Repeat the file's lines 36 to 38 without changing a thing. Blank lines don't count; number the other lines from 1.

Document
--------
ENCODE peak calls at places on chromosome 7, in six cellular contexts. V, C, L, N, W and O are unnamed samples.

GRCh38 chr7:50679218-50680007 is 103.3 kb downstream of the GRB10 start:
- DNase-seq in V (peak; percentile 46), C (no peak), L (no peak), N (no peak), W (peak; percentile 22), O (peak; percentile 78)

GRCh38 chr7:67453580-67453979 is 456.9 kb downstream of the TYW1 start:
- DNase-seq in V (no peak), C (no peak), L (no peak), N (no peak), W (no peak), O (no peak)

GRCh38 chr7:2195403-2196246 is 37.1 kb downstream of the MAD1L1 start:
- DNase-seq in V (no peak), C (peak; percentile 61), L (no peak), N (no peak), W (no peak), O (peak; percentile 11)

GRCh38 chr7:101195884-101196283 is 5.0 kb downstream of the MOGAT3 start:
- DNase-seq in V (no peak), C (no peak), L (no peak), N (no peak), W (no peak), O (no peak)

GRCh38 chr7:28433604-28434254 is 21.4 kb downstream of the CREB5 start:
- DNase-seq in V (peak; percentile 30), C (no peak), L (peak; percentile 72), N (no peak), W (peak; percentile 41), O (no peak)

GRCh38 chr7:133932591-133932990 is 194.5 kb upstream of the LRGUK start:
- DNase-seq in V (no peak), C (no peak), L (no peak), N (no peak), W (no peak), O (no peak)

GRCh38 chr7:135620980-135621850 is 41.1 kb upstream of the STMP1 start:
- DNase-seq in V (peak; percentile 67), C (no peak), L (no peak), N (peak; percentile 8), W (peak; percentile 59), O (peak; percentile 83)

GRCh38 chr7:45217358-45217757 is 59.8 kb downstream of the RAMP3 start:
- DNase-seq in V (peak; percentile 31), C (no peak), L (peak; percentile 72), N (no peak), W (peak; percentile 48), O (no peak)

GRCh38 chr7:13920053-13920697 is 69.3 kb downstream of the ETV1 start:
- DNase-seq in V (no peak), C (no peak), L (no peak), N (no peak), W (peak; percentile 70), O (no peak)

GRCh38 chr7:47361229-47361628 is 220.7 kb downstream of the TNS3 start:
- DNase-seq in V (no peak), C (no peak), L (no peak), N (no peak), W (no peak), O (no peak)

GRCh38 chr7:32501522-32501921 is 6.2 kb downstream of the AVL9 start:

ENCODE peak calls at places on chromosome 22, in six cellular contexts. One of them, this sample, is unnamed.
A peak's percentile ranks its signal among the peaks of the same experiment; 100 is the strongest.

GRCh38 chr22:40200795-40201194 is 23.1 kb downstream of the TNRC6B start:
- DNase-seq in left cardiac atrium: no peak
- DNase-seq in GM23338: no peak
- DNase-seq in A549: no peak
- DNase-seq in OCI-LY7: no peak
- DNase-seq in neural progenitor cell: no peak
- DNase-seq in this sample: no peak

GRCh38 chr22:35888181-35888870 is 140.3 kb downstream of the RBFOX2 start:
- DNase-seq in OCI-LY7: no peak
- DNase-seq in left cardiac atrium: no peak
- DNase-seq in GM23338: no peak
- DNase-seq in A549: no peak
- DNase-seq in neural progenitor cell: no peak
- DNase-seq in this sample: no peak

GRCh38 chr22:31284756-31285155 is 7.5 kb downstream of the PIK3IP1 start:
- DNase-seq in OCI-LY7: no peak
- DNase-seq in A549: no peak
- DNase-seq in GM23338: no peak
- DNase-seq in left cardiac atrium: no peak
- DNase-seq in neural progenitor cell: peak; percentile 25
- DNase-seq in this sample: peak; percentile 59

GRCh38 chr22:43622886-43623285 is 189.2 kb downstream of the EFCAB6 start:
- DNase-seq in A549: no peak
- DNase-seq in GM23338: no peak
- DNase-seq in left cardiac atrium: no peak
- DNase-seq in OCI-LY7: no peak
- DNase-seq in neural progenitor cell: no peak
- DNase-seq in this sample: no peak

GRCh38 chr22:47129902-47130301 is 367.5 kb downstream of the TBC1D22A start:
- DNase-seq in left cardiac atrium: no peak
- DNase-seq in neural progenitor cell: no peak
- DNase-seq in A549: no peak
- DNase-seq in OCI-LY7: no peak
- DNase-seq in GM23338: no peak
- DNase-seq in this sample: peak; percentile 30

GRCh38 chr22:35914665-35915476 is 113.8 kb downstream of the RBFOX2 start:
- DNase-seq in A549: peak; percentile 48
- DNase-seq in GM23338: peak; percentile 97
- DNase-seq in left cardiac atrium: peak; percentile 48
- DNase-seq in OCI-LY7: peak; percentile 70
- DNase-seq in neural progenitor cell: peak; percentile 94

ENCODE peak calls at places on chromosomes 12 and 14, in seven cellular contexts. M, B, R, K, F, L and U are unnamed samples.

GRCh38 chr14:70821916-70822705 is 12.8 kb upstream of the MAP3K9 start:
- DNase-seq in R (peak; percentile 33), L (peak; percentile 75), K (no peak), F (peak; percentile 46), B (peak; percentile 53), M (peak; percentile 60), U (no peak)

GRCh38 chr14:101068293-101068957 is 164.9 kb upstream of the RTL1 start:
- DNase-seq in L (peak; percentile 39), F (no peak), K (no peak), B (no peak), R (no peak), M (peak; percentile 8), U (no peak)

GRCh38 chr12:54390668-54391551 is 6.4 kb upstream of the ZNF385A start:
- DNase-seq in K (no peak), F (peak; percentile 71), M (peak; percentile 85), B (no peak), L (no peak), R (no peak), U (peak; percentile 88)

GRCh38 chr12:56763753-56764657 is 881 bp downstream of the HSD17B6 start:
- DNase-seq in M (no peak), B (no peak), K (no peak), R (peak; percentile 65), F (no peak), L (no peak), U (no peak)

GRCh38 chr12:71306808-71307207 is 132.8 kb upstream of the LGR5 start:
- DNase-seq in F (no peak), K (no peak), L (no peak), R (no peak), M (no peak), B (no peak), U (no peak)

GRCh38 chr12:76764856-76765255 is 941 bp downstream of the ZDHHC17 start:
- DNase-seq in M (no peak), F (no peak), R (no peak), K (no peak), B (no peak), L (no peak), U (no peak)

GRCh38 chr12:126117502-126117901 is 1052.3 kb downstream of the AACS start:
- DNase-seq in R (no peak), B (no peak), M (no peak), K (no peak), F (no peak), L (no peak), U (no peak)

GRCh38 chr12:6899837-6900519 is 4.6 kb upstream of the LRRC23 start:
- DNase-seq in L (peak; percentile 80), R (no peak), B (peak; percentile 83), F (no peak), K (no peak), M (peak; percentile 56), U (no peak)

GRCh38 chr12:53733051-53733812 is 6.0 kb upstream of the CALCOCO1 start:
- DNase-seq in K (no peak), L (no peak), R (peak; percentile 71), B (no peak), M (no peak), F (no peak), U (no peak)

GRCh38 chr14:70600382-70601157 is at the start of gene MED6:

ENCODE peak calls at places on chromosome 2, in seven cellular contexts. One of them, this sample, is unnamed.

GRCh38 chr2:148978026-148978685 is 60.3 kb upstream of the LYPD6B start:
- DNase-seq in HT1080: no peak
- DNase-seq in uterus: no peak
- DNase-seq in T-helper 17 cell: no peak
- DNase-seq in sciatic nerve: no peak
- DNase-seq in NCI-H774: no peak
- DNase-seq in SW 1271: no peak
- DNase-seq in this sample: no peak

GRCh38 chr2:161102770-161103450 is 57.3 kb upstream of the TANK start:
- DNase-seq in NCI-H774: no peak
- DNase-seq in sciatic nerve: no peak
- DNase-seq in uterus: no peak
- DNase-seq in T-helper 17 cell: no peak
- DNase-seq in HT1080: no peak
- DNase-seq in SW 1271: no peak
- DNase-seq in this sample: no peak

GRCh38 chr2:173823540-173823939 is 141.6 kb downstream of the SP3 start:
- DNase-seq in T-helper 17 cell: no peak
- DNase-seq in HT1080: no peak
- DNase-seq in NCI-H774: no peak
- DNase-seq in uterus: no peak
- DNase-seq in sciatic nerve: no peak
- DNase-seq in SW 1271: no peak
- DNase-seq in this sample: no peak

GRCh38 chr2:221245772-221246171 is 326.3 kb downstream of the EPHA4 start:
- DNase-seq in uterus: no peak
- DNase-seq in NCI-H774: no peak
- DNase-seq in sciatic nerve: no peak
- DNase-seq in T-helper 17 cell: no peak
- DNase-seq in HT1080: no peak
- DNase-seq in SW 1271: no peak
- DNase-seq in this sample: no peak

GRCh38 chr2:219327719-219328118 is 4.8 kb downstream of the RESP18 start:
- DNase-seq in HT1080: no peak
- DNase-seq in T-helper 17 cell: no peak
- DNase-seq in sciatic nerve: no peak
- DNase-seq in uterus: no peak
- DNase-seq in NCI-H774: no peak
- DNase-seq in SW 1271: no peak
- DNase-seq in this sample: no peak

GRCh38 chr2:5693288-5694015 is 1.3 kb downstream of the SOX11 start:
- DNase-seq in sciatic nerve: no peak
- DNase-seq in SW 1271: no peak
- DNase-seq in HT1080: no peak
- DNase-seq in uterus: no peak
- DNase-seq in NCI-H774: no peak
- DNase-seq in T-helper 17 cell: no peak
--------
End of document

- DNase-seq in A549: no peak
- DNase-seq in neural progenitor cell: no peak
- DNase-seq in this sample: no peak